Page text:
The survey, conducted by the East Hampton, N.Y.- based association, found that three states—California, New York, and Texas— accounted for more than a third of total spending on the supplemental materials in 2000-01. The organization polled its members—some 90 commercial publishers and 30 wholesale distributors—about their revenues from educational books and how those sales were broken down geographically.
Above the Middle
Ten middle schools in three states have earned recognition from a national organization for their success in meeting the academic and developmental needs of their students. The schools in California, Georgia, and North Carolina were selected as "Schools to Watch," under an award program established by the National Forum to Accelerate Middle-Grades Reform.
State officials selected the schools for their academic excellence, responsiveness to the needs and interests of young adolescents, and commitment to helping all students achieve at high levels.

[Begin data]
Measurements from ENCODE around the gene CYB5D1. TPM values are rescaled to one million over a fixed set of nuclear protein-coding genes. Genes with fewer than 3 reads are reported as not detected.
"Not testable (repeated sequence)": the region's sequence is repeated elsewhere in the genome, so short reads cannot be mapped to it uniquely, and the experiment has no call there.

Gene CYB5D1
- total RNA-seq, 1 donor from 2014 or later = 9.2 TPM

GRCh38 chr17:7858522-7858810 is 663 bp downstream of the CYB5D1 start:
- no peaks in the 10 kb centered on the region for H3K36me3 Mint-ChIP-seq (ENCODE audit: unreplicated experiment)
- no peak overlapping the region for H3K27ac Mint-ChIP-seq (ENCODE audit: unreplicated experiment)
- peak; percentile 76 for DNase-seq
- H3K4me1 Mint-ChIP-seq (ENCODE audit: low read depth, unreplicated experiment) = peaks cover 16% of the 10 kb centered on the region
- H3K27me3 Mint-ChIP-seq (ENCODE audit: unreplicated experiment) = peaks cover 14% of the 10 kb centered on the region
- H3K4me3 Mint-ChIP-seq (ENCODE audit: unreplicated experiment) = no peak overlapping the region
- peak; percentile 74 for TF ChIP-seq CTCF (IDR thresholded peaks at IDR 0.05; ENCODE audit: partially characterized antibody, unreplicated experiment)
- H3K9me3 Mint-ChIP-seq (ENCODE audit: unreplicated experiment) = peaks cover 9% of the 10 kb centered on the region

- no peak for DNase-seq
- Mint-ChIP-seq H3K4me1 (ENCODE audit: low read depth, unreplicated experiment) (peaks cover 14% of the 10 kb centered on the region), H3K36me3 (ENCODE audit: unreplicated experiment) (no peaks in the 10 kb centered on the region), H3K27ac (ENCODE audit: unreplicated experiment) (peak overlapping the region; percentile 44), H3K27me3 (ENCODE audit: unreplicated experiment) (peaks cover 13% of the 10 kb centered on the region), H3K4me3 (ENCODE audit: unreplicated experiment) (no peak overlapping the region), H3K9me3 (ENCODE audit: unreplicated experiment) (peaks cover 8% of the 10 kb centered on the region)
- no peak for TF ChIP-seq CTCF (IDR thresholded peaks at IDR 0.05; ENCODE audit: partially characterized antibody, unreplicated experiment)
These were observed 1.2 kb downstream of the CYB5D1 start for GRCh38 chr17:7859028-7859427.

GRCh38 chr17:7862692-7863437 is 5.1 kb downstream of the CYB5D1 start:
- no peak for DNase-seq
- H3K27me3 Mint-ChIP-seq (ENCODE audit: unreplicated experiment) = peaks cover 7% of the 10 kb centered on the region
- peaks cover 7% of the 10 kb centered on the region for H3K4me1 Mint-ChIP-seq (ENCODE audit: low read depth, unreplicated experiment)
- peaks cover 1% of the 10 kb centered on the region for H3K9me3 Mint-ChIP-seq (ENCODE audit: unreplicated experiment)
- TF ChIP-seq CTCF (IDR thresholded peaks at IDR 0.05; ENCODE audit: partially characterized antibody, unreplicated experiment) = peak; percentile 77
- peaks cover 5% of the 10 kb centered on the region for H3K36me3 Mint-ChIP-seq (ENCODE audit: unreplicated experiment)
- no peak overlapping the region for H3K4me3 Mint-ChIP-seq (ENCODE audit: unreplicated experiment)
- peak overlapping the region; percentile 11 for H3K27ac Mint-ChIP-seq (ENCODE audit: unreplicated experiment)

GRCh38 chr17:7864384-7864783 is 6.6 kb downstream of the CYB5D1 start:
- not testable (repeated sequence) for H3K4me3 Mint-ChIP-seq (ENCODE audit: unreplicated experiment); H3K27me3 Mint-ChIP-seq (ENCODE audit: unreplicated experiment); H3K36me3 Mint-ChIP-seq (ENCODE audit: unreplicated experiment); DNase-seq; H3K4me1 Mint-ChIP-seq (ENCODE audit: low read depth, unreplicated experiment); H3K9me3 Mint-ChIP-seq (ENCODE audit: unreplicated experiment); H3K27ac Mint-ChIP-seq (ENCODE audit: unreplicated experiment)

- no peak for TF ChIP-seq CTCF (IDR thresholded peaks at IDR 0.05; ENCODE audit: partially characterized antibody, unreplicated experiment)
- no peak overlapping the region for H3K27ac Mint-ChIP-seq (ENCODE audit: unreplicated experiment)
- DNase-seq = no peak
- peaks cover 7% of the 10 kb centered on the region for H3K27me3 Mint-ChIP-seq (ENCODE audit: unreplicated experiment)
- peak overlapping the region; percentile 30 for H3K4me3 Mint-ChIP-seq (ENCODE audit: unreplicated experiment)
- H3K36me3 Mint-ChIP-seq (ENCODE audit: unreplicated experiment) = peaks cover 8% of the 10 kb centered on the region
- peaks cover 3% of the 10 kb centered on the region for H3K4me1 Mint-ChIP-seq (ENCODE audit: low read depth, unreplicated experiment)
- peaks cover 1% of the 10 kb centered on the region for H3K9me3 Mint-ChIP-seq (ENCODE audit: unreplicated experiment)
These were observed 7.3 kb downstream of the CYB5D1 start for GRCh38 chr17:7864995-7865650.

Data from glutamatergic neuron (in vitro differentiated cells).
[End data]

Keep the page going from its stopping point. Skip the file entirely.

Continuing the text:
The Boston-based forum created the national Schools to Watch program several years ago to push for improvements in middle-grades education, which has been often been viewed as a weak link in K-12 education. ("The Weak Link," Oct. 4, 2000.)
In 2000, the forum rewarded four middle schools that met or exceeded 32 criteria in curriculum, instruction, leadership, and student achievement to serve as models for middle school improvement nationwide.
The organization established the state-level Schools to Watch program last year to raise the profile of successful middle schools.
—Kathleen Kennedy Manzo & Bess Keller
Vol. 22, Issue 24, Page 9Published in Print: February 26, 2003, as Teaching & Learning